NBC Spotlights American Yazidis' Anguish For Iraqi Kin Persecuted By ISIS; ABC, CBS Yawn

NBC Nightly News was the sole Big Three evening newscast on Friday to cover ISIS's ongoing rampage against non-Muslims in northern Iraq. Chris Jansing filed a full report on the heartbreak for a Yazidi community in Nebraska, who have lost family to the Islamist group's campaign of terror. By contrast, ABC's World News and CBS Evening News both found time to air news briefs on the historical gaffe in a photo promoting the new season of PBS's Downton Abbey.

Jansing interviewed several Yazidis for the segment, who detailed the atrocities that ISIS is inflicting on their minority community: [MP3 audio available here; video below the jump]

CHRIS JANSING: ...Julia escaped a refugee camp during the first Gulf War, and is now a fourth grade teacher in Lincoln. Her uncle sent video of the school where he lives with 700 others who escaped off Mt. Sinjar. Food and water are still scarce. (audio recording of man speaking in foreign language) He tells her horrifying stories about a market run by ISIS.

JULIA: They're – they're selling Yazidi women in the Tal Afar market right now for about a couple of dollars.

Anchor Lester Holt led into the correspondent's report by highlighting the "claims tonight of another massacre by ISIS militants – reports that 80 members of the minority Yazidi community were killed in a village in that region. It was fears of such attacks that drove thousands of Yazidis onto a mountain in northern Iraq, and prompted this week's U.S. bombing campaign."

Jansing began and concluded the segment with footage of members of the Yazidi community in Lincoln, Nebraska congregating in a local park, who shared their deep sorrow and distress for their kin back in Iraq:

CHRIS JANSING (voice-over): At a bucolic park in Lincoln, Nebraska, the stories and the tears pour out.

UNIDENTIFIED WOMAN: It just – it breaks my heart to think what's happening to them.

JANSING: Everyone here is an American Yazidi.

JANSING (on-camera): How many of you have family back there?

UNIDENTIFIED WOMAN 2 (off-camera): Everybody.

UNIDENTIFIED MAN 1 (off-camera): Everybody-

JANSING (voice-over): And everyone has had family members murdered by ISIS terrorists, or are still missing.

UNIDENTIFIED WOMAN 3 (on-camera): They don't know if they're still alive or they killed them.

JANSING: Elias came to the U.S. eight months ago with his family. When he called his brother in Iraq, a member of ISIS answered.

JANSING (off-camera): They tell you who they are.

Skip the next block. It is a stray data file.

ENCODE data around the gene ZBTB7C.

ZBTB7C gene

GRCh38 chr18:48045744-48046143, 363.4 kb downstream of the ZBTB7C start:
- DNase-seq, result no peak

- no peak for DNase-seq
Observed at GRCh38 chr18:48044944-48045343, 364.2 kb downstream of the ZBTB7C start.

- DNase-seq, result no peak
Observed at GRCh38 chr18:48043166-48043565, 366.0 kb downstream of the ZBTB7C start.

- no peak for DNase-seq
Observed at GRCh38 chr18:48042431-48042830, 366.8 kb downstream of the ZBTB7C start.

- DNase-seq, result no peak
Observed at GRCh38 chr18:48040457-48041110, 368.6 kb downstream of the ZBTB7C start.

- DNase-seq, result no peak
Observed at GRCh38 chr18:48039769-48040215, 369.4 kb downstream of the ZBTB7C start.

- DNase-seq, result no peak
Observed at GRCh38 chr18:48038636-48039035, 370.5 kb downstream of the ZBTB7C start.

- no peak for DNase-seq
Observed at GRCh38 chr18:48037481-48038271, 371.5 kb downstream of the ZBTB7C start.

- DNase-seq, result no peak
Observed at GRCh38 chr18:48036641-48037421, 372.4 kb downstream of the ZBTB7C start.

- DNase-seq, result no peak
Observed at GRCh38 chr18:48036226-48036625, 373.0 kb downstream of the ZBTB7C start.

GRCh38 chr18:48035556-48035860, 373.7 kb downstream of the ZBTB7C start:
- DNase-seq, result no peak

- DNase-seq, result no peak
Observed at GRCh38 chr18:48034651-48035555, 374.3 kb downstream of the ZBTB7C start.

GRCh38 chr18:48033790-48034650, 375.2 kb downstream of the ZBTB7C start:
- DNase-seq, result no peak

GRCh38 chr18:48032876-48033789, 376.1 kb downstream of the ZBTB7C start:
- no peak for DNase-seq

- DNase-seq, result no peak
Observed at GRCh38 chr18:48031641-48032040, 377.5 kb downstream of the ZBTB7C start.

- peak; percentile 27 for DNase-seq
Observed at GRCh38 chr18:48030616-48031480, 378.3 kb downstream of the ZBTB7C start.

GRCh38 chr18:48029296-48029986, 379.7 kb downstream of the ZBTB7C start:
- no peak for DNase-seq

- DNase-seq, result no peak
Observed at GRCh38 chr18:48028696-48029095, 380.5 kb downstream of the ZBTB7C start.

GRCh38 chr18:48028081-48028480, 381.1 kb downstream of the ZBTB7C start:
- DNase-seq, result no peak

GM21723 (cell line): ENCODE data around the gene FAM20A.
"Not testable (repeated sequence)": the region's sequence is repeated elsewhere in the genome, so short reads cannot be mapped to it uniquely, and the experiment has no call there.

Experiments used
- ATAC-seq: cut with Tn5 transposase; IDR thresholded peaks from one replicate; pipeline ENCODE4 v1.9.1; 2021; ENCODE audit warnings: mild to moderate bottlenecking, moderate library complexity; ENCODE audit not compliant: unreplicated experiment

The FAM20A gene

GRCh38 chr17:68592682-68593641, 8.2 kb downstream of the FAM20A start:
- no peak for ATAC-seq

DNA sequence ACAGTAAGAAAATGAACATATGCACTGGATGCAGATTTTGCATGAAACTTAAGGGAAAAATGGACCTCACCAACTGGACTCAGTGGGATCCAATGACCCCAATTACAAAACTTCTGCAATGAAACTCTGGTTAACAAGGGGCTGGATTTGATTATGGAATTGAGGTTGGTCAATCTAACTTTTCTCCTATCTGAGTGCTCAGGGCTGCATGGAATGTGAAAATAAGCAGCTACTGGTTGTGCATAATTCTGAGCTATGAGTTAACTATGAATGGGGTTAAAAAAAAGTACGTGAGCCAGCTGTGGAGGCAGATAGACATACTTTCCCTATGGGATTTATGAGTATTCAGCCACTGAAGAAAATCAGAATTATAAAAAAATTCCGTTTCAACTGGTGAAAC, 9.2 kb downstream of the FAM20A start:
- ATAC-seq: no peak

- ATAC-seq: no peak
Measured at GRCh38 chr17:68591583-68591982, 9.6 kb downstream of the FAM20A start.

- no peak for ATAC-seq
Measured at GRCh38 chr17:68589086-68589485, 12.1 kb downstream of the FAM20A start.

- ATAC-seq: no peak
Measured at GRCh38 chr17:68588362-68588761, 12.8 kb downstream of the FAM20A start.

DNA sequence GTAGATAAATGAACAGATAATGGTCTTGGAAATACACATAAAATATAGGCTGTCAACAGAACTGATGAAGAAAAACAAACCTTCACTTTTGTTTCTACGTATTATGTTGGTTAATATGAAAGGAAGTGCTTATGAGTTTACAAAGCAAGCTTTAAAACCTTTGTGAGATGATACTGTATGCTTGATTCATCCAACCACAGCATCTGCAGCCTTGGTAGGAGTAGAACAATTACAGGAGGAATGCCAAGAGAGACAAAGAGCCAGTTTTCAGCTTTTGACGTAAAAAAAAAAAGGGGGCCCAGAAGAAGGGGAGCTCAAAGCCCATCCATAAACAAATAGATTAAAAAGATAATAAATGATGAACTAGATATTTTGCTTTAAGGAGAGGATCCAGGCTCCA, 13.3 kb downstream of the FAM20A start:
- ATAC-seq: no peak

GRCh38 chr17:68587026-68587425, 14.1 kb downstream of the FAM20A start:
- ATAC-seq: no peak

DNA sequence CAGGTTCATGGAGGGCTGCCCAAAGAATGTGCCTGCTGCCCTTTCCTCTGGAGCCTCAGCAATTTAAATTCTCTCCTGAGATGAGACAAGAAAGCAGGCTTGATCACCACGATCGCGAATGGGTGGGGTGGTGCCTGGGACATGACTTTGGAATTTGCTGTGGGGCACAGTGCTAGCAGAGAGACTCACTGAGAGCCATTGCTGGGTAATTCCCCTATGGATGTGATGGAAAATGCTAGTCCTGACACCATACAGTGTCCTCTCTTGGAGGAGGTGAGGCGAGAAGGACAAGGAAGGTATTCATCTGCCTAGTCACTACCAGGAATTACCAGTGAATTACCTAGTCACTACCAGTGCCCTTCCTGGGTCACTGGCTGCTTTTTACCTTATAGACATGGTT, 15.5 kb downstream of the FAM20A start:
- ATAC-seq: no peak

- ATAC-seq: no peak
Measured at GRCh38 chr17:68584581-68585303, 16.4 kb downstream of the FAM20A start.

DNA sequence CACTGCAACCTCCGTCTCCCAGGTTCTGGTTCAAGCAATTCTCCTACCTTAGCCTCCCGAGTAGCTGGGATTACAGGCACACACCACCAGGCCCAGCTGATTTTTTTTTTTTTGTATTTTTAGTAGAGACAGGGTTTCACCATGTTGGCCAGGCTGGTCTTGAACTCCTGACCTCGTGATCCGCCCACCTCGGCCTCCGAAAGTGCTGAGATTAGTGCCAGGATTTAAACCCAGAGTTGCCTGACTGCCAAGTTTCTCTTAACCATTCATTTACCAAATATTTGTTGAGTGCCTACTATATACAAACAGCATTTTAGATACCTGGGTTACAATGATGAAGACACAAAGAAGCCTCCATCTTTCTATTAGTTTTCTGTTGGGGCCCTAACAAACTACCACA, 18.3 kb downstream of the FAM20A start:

ELIAS: Yeah. If know it is – somebody's not coming to the – convert to the Muslims, we're going to kill them.

JANSING (voice-over): ISIS decapitated his brother. Julia escaped a refugee camp during the first Gulf War, and is now a fourth grade teacher in Lincoln. Her uncle sent video of the school where he lives with 700 others who escaped off Mt. Sinjar. Food and water are still scarce. (audio recording of man speaking in foreign language) He tells her horrifying stories about a market run by ISIS.

JULIA: They're – they're selling Yazidi women in the Tal Afar market right now for about a couple of dollars.

JANSING: Until now, most Americans had never heard of Yazidis – a small, ancient religion that draws from Christianity, Islam, and Persian traditions.

UNIDENTIFIED WOMAN 4: We believe in God. We are not devil worshipers, like ISIS claim that we are.

JANSING: About 700 Yazidis now live in Nebraska – the largest population in the U.S.

UNIDENTIFIED MAN 2: We are citizens. I got two boys – they born here.

JANSING: But family and faith tie them to the tragedy still unfolding more than 6,000 miles away.

UNIDENTIFIED WOMAN 3: I talked to them last night. They're just crying-

JANSING: They are profoundly grateful the U.S. has intervened. But for these Americans in the heartland, a distant narrative hits painfully close to home. Chris Jansing, NBC News, Lincoln, Nebraska.

Besides their Downton Abbey coverage, CBS Evening News aired a slanted report on Sea World's move to enlarge the enclosures for their signature killer whales, in the wake of the controversy over the treatment of the sea creatures; while World News devoted a full segment to concert ticket scams. The ABC evening newscast also gave a news brief on the final concert in San Francisco's Candlestick Park.

Matthew Balan
Matthew Balan
Matthew Balan is a news analyst at Media Research Center